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The Bobbit Worm is a thing straight out of our darkest nightmares

Scott Sutherland
Meteorologist/Science Writer

Monday, August 18, 2014, 6:21 PM - We share this planet with some truly nightmarish creatures. One example is shown above - Eunice aphroditois, or the Bobbit Worm - an ocean-dwelling worm that burrows itself into the sea floor and lies in wait for prey to wander close enough. Then, it snaps forward, extending a set of pincer-like jaws to chomp down onto the hapless victim, which is then dragged down into the worm's hold to be devoured.

Fortunately the octopus proved a bit too tough for the worm in the above video, but here's a few added details, just in case the video isn't enough to secure the Bobbit Worm's position as king of the nightmare mountain.

Credit: Jenny Huang

The iridescent colours that adorn its body are quite fascinating (and very likely attract many a meal to within its reach), but a closeup of this creature (to the left) - revealing its part-crustacean, part-alien-monster nature - is quite disturbing.

It's not just about appearances either. Get close enough to a Bobbit Worm that it can sense you with its five antennae, and it will strike. The bite from that mouth - technically called a pharynx - can be pretty nasty. 

According to a blog post on Scientific American, "The pharynx can turn inside-out, like glove fingers, and has strong, sharp mandibles on the end. Sometimes its prey is cut clean in half because of the speed and strength of E. aphroditois’ attacks, and it can inflict a nasty bite if a human gets too close."

As for what happens once it has locked onto a meal with those mandibles?

"What happens next is rather unknown, especially because they have not been observed directly," said Luis F. Carrera-Parra and Sergio I. Salazar-Vallejo, ecologists from the Mexican scientific research centre El Colegio de la Frontera Sur (ECOSUR), in an email interview with WIRED back in 2013. "We think that the eunicid injects some narcotizing or killing toxin in their prey animal, such that it can be safely ingested - especially if they are larger than the worm - and then digested through the gut."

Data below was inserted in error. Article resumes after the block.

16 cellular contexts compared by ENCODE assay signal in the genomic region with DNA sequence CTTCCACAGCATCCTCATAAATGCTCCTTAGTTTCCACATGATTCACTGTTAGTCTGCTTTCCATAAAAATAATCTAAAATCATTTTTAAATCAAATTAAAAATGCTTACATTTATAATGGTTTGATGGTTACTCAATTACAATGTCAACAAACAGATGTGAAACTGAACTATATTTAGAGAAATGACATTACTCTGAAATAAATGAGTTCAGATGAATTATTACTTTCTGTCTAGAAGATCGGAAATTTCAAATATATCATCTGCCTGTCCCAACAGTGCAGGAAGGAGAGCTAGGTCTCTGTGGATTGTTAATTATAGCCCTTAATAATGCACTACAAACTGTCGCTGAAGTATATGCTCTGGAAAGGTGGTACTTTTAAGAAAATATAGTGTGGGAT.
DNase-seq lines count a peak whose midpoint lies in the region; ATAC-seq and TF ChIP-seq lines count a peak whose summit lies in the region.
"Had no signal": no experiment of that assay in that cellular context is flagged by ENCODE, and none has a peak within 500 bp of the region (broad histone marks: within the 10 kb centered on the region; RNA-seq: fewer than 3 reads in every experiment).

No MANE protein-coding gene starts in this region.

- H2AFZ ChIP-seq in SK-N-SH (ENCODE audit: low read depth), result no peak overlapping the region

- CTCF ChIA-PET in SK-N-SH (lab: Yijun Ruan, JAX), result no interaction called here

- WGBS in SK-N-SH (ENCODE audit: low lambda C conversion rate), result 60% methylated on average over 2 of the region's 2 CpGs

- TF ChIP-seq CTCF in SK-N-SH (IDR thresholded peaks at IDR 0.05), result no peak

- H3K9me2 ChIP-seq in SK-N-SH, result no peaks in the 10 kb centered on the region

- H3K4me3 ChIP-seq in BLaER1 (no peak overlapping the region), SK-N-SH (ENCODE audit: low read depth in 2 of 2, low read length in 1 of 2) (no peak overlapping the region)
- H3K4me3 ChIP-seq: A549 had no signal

One last detail that needs to be mentioned - it may seem like a tiny thing, probably not worthy of much notice by us, but concealed in the sediment behind that gnashing maw, with its powerful mandibles, is a multi-segmented, multi-legged body that just keeps going on and on - for up to 2 to 3 meters in length!

Below is a video of a 'pet' worm, that someone found in one of their home aquariums. It seems that these have been known to inadvertently 'hitch rides' into aquariums on bits of coral when they're young. It's only after discovering that some members of the aquarium population are missing that the worm is found and sometimes the entire tank has to be dismantled to root them out. Even though this particular worm seems a lot more sedate than the snapping, lightning-fast striker showed in the video and on other sites, it's still incredibly creepy to watch it emerge to feed.

As YouTube user TJ Young writes in the description of the video: "In the process of removing the Eunice worm from my tank, I had broken it up into a pile of pieces. I threw 90% of the worm out, but its little head and tiny 1/2" section of body seemed to remain steadfast in its struggle for survival. I decided to set up a small 5 gallon tank and tossed what was left of the worm into the new tank. A few weeks later I looked into the tank and was surprised to see that a good portion of the worm had already regrown, and jumping ahead to today, he is almost 2' in length and the circumference of a sharpie!"

TJ apparently named his worm 'Smaug', after the dragon of Tolkien's tale The Hobbit. "A most specially greedy, strong and wicked worm," indeed.

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